Value of a *big-assed* Allis Chalmers 3 ph motor

Awl--
Recently I posted the availability of a 60-ton Bliss press, for which there seems to be no takers. So ahm thinkin of takin the motor!! Don't know the exact rating, but it is
BIG, proly around 700 lbs, w/ grease fittings. Bigger than most elevator motors I've seen.
Any re-sale value to this motor--before I bust my effing ass taking this thing down? Plus, I might not even have the satisfaction of running it, cuz I doubt if my rpc can handle it. Altho this motor itself would make one helluva an rpc!! Good idear? ---------------------------- Mr. P.V.'d formerly Droll Troll
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My last BF motor deal: GE 40hp never used, wax still on shaft...$50

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http://cgi.ebay.com/ws/eBayISAPI.dll?ViewItem&itemu03502791 FACTORY FRESH BALDOR 60 HP ELECTRIC MOTOR 230/460, Winning bid: US $299.00
All other 60 hp motors, higher priced, were not sold.
Your motor seems to be well used, and not new like that baldor.
I would not touch these monsters. I would rather deal with smaller $300 items, such as my hydraulic pump that I asked about in this NG (sold for $305).
i
On Sat, 9 Apr 2005 10:44:07 -0400, Proctologically Violated

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Normal guys don't need a big motor. Industrial guys who need a big motor usually want a new one. I don't say you will never be able to sell it, but I doubt it. I would pass on this.
Why would a 60-ton press need a motor that big? The 60-ton press I owned had a 3hp motor.
GWE
Proctologically Violated wrote:

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Procto sez:
"> Plus, I might not even have the satisfaction of running it, cuz I doubt if

Robert sez:
Unless you have one helluva rpc, forget trying to start the monster.
Correct, it would make a great rpc in its own right - - 1) providing it runs on 220 VAC. 2) You could wire it adequately to your residential power drop (not likely) 3) Assuming you could meet 1 and 2 above, you could afford very high electric bills.
Bob Swinney

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I'm sure someone might point this out --- Assuming the motor is strapped for 240 VAC, a large induction motor might be started with the use of a Pony motor (the Rozen system). After starting, it would probably be possible to run the large motor on ordinary residential service (but certainly nowhere near code). If the large motor was say, 60 HP, the idling current to keep it spinning would be in the neighborhood of 10 HP or so. That's 7.5 kW. At nominal 10 cents a kilowatt-hour, that'd be 75 cents per hour just to keep it spinning, not counting the consumption of load motors.
Bob Swinney

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Robert Swinney wrote:

No, the problem is the reactive current would be huge. Somewhere around 75% of the rated load current, but at practically 0% lagging power factor. This would blow your main fuses/breakers. The only way you could do it would be with a totally HUGE phase correcting capacitor bank. I'm guessing the reactive current couldn't be less than about 80 Amps. Maybe with everything else in the house off, you could manage to do it. if you left it running for a couple of hours, the power company would come running with their snoopers to find out who is driving their phase correcting systems crazy with the huge lagging power factor.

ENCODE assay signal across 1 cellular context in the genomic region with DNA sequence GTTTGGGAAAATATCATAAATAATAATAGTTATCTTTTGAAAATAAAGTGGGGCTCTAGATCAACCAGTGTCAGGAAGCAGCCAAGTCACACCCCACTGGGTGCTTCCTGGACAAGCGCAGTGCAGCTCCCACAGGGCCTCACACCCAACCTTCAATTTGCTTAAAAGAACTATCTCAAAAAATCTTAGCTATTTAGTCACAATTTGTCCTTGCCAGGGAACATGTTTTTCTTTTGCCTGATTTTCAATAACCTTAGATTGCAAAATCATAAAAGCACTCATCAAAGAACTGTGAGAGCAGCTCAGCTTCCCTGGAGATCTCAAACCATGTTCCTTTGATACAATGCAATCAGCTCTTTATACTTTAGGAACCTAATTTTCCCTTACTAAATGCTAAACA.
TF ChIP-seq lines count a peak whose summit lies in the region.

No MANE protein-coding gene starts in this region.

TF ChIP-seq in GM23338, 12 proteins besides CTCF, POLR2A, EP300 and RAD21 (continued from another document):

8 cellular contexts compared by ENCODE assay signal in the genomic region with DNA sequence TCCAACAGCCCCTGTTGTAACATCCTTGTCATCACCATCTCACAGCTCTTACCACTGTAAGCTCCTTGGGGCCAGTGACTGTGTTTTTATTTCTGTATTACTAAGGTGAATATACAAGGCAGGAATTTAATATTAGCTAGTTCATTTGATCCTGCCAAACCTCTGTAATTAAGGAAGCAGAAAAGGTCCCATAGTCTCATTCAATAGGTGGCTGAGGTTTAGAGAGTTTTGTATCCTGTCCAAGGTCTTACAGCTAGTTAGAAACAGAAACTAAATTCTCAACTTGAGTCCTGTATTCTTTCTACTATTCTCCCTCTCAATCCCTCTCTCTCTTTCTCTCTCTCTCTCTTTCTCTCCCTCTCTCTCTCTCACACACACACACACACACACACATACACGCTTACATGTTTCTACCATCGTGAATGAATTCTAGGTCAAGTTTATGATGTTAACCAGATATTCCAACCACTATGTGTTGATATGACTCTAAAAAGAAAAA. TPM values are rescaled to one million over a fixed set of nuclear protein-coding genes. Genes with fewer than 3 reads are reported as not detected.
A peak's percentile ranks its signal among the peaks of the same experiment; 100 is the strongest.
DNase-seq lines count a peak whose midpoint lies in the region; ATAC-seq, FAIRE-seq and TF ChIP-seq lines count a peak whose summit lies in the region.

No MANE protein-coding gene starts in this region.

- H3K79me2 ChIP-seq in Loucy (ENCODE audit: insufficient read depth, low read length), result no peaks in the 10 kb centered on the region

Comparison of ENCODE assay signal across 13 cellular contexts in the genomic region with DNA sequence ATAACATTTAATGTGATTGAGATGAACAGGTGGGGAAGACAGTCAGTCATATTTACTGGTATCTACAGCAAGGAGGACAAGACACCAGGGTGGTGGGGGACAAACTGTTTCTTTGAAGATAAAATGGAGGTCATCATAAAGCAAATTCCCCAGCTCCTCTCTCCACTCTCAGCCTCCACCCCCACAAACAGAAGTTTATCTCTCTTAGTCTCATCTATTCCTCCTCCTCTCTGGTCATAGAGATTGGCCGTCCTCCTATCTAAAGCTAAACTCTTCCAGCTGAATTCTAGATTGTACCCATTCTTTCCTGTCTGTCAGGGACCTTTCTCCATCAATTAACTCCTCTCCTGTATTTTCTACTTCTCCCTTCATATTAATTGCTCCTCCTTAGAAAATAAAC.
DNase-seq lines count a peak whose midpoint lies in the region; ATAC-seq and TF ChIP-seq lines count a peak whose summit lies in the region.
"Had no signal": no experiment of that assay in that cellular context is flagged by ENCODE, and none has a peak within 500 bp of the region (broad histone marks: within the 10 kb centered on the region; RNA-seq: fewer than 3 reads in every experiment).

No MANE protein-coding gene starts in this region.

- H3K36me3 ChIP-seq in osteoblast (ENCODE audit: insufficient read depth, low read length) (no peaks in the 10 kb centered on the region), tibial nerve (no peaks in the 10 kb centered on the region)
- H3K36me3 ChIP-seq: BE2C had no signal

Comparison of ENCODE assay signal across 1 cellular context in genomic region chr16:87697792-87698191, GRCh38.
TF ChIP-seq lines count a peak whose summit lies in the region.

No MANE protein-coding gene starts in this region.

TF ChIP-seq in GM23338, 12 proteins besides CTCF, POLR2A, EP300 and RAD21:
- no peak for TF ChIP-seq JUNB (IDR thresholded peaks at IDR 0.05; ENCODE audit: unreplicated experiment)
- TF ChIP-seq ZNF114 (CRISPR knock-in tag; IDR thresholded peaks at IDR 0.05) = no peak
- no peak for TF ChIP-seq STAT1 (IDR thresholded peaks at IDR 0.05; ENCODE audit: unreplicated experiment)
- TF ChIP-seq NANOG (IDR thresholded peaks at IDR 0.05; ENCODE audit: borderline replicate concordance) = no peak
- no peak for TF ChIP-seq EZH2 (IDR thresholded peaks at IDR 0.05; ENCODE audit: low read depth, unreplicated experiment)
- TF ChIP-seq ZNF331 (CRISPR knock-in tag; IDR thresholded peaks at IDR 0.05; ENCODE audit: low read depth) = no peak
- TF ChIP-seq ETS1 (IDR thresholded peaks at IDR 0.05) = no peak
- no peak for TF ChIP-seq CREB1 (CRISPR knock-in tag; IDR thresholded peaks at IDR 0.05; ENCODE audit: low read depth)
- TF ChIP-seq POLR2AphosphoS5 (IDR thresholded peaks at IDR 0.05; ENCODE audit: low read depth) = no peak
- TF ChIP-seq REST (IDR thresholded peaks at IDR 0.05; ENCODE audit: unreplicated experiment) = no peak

Jon
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Hey Guys,
I forget who the OP was on this thing about the large motors, but my experience was this:
I got a really nice ( recently rewound) freebie wound rotor motor (has slip rings) 3 phase (of course) 20 HP 220Volt motor from an elevator (some-one mentioned elevators earlier). Hooked it all up, using the "Jim Rosen" spin-up method, then switched it "on". I have 200 amp fuses for the main panel, and 30 amp fuses for the RPC test rig. It popped the 30's immediately. Eventually had 60 Amp fuses, which held OK, but my Amprobe said the draw on two lines was something over 80 Amps. No way I could afford to continue using this at that rate, so I got rid of the 20 and went to a 7.5 squirrel cage. I forget exactly, but draw now is more like 20 Amps or so.
Take care.
Brian Lawson, Bothwell, Ontario. XXXXXXXXXXXXXXXXXXXXXXXXXXXX
wrote:

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Jon sez:
"> No, the problem is the reactive current would be huge. Somewhere around

Oooooppps! Right you are, Jon. I overlooked the fact that a 60 HP motor's idling current would be much greater than the idling current of a 10 HP motor. I had surmised the idling "draw" of a 60 HP motor to be in the neighborhood of 10 HP. WRONG I had not accounted for the fact that the motor would still take almost the same amount of magnetizing (excitation) current as if it was developing full HP. In a nutshell, the reason is that an unloaded induction motor has a poor power factor. For example, I read that a Design B squirrel-cage induction motor, at 10% of full load, has efficiency of 33% and a power factor of 28%.
Thanks for the correction.
Bob Swinney

Maybe with everything else in the house off, you could manage

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Bob --- Isnt it nice to have access to the thinking of guys like Jon!! It is guys like Jon that keep me reading this news group.